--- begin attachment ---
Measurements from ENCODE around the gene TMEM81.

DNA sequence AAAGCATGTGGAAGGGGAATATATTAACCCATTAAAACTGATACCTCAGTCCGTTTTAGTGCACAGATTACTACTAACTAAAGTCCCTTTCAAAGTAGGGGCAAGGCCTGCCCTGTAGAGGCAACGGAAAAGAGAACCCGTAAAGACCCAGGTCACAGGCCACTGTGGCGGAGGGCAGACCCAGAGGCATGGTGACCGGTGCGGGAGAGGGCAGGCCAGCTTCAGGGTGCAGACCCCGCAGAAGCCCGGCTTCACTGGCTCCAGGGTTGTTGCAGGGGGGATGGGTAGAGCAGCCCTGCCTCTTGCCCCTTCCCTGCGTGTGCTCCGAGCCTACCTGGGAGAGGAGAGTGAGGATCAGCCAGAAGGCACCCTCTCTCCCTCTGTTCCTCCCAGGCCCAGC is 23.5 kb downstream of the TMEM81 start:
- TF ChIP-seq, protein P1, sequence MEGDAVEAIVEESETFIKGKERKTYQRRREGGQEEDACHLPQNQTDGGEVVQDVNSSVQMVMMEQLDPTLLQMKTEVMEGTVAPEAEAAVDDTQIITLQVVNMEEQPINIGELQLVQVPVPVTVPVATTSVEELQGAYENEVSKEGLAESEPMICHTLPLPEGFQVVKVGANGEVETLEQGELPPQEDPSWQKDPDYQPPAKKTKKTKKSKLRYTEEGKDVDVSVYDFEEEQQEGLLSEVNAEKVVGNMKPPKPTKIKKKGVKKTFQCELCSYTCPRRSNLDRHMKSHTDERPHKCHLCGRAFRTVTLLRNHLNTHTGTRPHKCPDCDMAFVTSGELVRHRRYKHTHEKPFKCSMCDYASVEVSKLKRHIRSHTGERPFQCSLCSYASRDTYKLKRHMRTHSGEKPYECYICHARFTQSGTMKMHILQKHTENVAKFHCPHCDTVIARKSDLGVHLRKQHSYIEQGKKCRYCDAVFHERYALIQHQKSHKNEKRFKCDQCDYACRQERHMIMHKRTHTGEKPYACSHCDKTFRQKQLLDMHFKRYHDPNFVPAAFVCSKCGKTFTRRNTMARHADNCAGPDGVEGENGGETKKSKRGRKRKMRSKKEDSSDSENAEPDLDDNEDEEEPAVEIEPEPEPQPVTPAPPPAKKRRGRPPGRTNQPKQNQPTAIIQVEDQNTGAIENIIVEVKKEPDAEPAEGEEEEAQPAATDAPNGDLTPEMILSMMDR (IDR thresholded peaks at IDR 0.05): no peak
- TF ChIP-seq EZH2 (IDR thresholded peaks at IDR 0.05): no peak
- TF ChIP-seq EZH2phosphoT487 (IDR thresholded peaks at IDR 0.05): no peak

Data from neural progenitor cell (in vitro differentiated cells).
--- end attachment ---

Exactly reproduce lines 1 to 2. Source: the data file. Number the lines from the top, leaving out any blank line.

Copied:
Measurements from ENCODE around the gene TMEM81.

DNA sequence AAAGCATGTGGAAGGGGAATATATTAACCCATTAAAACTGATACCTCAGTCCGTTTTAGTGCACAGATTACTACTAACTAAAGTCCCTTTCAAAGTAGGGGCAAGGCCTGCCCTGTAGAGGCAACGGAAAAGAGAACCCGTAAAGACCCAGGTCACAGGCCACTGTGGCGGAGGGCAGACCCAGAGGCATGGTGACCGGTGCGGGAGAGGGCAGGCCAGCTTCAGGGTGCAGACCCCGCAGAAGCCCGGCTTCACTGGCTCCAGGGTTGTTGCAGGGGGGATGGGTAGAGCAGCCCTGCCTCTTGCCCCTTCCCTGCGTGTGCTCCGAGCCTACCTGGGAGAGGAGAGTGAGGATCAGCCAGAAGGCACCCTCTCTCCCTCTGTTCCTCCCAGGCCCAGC is 23.5 kb downstream of the TMEM81 start: